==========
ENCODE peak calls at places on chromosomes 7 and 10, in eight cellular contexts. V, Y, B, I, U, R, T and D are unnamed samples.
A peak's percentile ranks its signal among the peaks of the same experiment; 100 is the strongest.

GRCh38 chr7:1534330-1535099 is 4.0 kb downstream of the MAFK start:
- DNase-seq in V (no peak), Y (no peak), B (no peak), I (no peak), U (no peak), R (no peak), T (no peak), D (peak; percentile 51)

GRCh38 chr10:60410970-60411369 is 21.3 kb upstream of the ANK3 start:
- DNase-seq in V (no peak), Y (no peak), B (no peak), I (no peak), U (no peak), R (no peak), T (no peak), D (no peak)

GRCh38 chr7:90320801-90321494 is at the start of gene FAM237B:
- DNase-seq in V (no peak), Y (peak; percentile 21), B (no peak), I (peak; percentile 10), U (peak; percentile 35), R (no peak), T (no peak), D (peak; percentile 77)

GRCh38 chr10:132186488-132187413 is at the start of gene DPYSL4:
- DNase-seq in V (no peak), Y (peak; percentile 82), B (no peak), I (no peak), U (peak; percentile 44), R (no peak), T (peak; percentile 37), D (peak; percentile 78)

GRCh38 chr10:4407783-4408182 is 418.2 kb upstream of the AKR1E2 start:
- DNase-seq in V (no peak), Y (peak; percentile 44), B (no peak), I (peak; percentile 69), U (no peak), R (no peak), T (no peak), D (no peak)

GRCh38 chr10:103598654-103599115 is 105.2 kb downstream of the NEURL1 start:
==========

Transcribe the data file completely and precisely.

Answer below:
ENCODE peak calls at places on chromosomes 7 and 10, in eight cellular contexts. V, Y, B, I, U, R, T and D are unnamed samples.
A peak's percentile ranks its signal among the peaks of the same experiment; 100 is the strongest.

GRCh38 chr7:1534330-1535099 is 4.0 kb downstream of the MAFK start:
- DNase-seq in V (no peak), Y (no peak), B (no peak), I (no peak), U (no peak), R (no peak), T (no peak), D (peak; percentile 51)

GRCh38 chr10:60410970-60411369 is 21.3 kb upstream of the ANK3 start:
- DNase-seq in V (no peak), Y (no peak), B (no peak), I (no peak), U (no peak), R (no peak), T (no peak), D (no peak)

GRCh38 chr7:90320801-90321494 is at the start of gene FAM237B:
- DNase-seq in V (no peak), Y (peak; percentile 21), B (no peak), I (peak; percentile 10), U (peak; percentile 35), R (no peak), T (no peak), D (peak; percentile 77)

GRCh38 chr10:132186488-132187413 is at the start of gene DPYSL4:
- DNase-seq in V (no peak), Y (peak; percentile 82), B (no peak), I (no peak), U (peak; percentile 44), R (no peak), T (peak; percentile 37), D (peak; percentile 78)

GRCh38 chr10:4407783-4408182 is 418.2 kb upstream of the AKR1E2 start:
- DNase-seq in V (no peak), Y (peak; percentile 44), B (no peak), I (peak; percentile 69), U (no peak), R (no peak), T (no peak), D (no peak)

GRCh38 chr10:103598654-103599115 is 105.2 kb downstream of the NEURL1 start: